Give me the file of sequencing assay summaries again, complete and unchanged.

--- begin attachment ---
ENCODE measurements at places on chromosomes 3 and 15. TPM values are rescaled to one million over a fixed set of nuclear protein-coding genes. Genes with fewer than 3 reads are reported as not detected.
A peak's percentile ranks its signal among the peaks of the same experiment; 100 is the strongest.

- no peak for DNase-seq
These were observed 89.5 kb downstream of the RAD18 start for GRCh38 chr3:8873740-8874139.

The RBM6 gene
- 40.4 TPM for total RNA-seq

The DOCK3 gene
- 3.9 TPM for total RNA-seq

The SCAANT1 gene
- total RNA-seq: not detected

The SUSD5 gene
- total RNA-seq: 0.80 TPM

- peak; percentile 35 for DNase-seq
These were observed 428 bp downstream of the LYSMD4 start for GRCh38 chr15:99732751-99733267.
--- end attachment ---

ENCODE measurements at places on chromosomes 3 and 15. TPM values are rescaled to one million over a fixed set of nuclear protein-coding genes. Genes with fewer than 3 reads are reported as not detected.
A peak's percentile ranks its signal among the peaks of the same experiment; 100 is the strongest.

- no peak for DNase-seq
These were observed 89.5 kb downstream of the RAD18 start for GRCh38 chr3:8873740-8874139.

The RBM6 gene
- 40.4 TPM for total RNA-seq

The DOCK3 gene
- 3.9 TPM for total RNA-seq

The SCAANT1 gene
- total RNA-seq: not detected

The SUSD5 gene
- total RNA-seq: 0.80 TPM

- peak; percentile 35 for DNase-seq
These were observed 428 bp downstream of the LYSMD4 start for GRCh38 chr15:99732751-99733267.